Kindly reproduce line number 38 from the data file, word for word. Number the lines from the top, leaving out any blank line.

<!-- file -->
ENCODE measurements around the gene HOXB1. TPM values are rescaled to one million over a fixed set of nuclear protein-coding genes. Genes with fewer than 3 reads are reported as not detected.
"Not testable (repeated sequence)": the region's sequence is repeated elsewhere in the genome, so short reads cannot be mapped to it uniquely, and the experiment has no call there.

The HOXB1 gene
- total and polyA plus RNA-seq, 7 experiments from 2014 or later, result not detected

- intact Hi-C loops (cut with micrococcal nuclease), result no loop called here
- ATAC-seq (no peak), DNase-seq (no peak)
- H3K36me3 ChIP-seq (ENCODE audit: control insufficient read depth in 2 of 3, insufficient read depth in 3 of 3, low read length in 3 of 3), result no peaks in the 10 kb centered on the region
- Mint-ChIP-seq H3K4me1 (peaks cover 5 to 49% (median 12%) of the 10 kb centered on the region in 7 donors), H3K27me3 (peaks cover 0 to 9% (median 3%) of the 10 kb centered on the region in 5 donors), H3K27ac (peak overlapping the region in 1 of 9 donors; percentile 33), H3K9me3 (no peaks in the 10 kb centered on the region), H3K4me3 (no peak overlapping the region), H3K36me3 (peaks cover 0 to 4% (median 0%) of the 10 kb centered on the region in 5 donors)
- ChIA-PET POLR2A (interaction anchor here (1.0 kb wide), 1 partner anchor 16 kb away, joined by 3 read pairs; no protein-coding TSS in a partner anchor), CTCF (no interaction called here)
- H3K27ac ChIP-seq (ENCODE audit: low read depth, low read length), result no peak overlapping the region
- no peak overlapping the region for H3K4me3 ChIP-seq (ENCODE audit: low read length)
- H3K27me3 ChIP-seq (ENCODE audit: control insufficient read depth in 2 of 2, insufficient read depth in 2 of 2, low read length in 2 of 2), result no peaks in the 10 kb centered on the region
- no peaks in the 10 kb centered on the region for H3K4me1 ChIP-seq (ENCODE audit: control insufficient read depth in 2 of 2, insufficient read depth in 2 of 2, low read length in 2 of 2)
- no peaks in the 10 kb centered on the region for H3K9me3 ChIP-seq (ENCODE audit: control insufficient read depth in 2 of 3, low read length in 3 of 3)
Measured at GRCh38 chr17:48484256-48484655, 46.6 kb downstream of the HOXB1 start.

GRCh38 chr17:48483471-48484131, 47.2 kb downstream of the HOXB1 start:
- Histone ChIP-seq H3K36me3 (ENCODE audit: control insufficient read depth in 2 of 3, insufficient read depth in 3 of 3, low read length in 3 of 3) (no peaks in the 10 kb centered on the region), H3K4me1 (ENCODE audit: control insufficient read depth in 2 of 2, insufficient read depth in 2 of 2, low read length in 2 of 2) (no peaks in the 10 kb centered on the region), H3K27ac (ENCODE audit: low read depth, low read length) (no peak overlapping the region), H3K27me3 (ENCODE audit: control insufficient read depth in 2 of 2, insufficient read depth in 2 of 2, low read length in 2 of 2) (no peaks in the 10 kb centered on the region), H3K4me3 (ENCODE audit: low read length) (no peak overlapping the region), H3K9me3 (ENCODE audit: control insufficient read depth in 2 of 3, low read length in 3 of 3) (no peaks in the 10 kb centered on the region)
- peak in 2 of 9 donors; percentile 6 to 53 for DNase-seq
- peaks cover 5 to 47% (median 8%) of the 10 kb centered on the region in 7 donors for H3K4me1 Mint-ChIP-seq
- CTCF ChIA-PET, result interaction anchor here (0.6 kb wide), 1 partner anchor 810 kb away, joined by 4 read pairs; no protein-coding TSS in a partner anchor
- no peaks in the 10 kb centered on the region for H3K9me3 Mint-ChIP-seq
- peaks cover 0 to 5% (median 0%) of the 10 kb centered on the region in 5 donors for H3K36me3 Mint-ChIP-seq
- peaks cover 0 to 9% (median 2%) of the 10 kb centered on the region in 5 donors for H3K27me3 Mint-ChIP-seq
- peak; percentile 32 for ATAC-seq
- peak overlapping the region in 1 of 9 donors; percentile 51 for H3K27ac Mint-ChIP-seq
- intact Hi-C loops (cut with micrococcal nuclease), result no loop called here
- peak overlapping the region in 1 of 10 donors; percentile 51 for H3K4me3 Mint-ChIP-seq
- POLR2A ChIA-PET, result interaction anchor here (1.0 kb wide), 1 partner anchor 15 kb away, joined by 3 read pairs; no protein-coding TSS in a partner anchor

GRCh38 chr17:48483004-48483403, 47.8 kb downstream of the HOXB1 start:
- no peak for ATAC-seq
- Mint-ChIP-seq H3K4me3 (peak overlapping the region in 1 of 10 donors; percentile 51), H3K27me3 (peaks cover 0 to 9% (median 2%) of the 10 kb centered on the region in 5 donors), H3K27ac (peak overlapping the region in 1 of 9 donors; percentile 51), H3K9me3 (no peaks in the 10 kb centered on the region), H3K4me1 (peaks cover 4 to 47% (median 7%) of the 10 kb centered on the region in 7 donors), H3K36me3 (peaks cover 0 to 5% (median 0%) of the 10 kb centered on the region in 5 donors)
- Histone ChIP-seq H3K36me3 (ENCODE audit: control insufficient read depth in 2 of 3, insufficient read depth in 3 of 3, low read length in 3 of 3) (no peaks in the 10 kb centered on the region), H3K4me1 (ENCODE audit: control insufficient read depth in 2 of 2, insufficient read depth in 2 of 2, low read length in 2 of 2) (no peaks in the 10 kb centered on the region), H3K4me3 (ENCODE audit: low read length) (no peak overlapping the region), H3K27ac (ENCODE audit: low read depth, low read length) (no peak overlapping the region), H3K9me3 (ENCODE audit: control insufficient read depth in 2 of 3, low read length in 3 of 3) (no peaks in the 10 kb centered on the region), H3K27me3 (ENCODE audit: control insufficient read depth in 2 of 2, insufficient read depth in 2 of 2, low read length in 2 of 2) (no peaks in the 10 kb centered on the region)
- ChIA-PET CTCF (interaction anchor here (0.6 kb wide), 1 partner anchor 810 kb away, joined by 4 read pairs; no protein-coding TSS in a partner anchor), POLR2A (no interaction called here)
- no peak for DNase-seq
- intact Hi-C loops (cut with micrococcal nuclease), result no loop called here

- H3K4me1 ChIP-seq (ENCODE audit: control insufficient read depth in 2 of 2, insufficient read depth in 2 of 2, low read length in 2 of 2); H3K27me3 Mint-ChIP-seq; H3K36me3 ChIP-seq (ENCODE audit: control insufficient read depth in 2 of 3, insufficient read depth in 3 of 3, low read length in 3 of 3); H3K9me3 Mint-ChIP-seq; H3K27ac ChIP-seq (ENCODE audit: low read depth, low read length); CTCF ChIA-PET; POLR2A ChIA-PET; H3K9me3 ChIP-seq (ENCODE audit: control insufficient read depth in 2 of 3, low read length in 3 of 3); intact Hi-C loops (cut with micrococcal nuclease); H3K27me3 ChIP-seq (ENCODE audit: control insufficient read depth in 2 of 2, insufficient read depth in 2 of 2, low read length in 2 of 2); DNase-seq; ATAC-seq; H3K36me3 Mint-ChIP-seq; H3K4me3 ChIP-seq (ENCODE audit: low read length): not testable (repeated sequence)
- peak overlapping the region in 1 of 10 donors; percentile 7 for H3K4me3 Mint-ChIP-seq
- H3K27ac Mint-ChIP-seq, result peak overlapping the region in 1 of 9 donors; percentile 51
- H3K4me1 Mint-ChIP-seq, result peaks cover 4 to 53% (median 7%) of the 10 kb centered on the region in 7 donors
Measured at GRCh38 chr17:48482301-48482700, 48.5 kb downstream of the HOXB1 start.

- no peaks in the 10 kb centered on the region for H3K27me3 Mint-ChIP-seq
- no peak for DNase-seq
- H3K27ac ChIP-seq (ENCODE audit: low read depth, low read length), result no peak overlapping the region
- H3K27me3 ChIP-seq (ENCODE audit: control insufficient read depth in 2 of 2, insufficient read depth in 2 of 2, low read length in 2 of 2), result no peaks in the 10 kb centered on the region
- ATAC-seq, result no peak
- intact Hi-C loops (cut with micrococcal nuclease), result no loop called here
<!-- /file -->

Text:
- H3K27ac Mint-ChIP-seq, result peak overlapping the region in 1 of 9 donors; percentile 51